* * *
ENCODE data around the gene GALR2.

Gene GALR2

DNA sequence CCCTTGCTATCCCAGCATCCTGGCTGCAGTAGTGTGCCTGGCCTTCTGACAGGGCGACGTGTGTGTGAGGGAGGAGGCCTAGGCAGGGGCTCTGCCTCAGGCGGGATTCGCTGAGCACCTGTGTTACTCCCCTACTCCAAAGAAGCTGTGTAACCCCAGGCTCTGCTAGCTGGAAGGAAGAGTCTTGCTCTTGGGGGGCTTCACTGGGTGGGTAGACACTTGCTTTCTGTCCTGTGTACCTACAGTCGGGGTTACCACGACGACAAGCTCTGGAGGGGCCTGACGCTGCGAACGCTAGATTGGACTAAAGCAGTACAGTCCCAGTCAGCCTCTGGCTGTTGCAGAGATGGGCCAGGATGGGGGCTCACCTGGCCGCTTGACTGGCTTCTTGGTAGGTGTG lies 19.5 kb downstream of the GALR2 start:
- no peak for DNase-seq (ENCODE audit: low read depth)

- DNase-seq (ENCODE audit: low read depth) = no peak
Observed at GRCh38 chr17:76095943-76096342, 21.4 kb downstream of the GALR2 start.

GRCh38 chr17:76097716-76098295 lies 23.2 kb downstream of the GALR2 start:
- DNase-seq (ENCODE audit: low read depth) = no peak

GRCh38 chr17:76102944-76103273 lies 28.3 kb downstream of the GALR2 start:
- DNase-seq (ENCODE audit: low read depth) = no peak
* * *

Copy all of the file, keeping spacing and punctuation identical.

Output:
ENCODE data around the gene GALR2.

Gene GALR2

DNA sequence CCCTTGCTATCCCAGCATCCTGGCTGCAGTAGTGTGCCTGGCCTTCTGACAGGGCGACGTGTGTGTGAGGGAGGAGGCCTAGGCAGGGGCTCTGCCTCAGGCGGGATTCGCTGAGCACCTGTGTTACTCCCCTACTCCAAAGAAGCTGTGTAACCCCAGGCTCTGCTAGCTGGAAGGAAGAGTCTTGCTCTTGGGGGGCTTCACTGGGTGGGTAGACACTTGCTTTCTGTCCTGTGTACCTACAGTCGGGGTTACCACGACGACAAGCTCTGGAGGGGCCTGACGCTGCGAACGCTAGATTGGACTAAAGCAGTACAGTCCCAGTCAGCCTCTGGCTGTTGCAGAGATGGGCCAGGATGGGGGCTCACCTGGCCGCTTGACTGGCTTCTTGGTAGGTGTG lies 19.5 kb downstream of the GALR2 start:
- no peak for DNase-seq (ENCODE audit: low read depth)

- DNase-seq (ENCODE audit: low read depth) = no peak
Observed at GRCh38 chr17:76095943-76096342, 21.4 kb downstream of the GALR2 start.

GRCh38 chr17:76097716-76098295 lies 23.2 kb downstream of the GALR2 start:
- DNase-seq (ENCODE audit: low read depth) = no peak

GRCh38 chr17:76102944-76103273 lies 28.3 kb downstream of the GALR2 start:
- DNase-seq (ENCODE audit: low read depth) = no peak